In the diptych Lonely Stallion (2020-2021), an oil and acrylic on canvas, and Black Beast (2020-2021), an oil and acrylic on sewn canvas, a singular horse centers each portrait. The horses are depicted grazing or standing in desolate fields while dark clouds loom above in the distance. These seminal pandemic works emphasize isolation. Appah’s use of darker patinas—dark brown, black, gray and blood red, invoke thoughts about those lost to the COVID-19 virus, as well as the depression or mental health crisis that many who were sequestered experienced. Unlike his earlier works, with these representations, Appah asserts a world where strength is situated as an apocalyptic, lone horse, a perseverant and hopeful totem in uncertain and trying times.

Forgotten Nudes Landscapes also feature a selection of new drawings and a rare collection of paintings from Appah’s Death of the Theater series. The drawing series and the Death of the Theater series reference other divergences from the more colorful aesthetic that Appah has been recognized for.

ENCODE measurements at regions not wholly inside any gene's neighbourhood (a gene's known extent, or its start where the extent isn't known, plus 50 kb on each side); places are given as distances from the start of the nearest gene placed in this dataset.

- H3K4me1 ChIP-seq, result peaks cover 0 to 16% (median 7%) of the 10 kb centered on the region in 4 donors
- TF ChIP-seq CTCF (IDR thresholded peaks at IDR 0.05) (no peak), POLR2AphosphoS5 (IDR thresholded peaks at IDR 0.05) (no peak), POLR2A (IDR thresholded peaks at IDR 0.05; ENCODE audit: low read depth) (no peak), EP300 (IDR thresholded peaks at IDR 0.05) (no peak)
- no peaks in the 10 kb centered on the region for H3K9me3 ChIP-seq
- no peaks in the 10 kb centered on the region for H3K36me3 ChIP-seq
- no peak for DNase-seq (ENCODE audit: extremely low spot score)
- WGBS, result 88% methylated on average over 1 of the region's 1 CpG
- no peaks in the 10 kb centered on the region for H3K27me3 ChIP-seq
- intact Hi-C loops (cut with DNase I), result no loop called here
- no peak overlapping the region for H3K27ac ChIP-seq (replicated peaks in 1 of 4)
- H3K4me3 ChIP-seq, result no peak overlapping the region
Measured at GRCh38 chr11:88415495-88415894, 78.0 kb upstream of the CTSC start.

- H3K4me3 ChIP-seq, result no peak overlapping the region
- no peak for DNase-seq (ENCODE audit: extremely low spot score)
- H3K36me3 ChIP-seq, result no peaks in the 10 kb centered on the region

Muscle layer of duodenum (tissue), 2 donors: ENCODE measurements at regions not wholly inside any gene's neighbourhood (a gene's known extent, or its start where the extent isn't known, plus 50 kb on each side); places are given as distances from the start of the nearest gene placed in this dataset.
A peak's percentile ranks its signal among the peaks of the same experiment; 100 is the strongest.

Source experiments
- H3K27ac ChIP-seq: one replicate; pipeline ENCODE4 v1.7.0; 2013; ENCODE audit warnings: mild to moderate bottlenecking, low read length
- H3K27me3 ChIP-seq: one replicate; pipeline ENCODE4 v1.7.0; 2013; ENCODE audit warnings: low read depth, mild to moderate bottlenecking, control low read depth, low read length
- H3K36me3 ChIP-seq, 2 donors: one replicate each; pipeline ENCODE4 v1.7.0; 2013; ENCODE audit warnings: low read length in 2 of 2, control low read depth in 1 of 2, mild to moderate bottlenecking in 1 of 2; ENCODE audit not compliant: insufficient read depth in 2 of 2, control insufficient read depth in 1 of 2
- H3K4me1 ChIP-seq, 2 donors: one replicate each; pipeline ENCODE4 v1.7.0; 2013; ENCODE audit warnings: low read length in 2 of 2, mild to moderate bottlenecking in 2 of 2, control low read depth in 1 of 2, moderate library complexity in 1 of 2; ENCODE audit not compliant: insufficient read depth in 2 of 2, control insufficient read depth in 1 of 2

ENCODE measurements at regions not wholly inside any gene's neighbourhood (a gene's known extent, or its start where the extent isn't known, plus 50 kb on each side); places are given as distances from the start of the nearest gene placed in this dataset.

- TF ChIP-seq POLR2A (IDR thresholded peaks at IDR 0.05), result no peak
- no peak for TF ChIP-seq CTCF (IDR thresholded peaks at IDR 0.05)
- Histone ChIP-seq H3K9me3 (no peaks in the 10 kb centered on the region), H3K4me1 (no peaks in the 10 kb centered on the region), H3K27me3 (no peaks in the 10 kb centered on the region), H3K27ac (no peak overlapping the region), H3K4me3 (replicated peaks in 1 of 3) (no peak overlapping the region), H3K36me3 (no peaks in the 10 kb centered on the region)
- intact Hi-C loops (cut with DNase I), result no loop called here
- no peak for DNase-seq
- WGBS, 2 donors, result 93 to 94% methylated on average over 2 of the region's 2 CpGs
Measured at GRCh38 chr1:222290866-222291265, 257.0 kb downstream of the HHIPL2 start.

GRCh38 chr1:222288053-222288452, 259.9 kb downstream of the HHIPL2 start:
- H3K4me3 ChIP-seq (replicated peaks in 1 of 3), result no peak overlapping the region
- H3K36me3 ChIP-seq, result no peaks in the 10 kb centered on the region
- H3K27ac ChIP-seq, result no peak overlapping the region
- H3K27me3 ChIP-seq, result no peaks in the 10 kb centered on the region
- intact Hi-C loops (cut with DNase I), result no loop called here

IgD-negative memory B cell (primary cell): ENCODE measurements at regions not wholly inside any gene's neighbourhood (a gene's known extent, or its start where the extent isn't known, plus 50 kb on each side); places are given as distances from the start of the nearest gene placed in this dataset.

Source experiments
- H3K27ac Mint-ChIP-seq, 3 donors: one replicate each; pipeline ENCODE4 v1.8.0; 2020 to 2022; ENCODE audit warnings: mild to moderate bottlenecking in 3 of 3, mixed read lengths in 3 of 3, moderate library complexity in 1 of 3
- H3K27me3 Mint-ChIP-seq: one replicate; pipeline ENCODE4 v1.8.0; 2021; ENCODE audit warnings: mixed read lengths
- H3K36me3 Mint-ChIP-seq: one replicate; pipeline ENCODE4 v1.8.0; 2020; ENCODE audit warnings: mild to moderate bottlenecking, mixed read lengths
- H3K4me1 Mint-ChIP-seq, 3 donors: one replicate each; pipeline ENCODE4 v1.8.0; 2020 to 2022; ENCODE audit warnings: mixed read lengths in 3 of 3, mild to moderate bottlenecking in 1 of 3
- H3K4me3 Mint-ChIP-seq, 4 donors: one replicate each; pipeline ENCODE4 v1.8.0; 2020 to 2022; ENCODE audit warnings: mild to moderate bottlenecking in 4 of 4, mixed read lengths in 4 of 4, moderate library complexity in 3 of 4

In the drawing series, Appah utilizes charcoal to illustrate still-life portraits of deconstructed sitters—dismembered hands and feet, skulls, wilting flowers. The series also features illustrations that are more grounded in the realism of traditional portraiture, as well as elegantly rendered landscapes. The fragmented figures are reminiscent of the symbology that one may encounter in an oracle or tarot deck.  The Death of the Theater series continues this theme, a reference to the surreal and the symbolic to query space, time and figuration by melding portraiture and landscape traditions. 

In all iterations, the curiously cryptic and beautiful vantages that Appah insists we explore inspire an introspective assessment of our conscious and unconscious realities.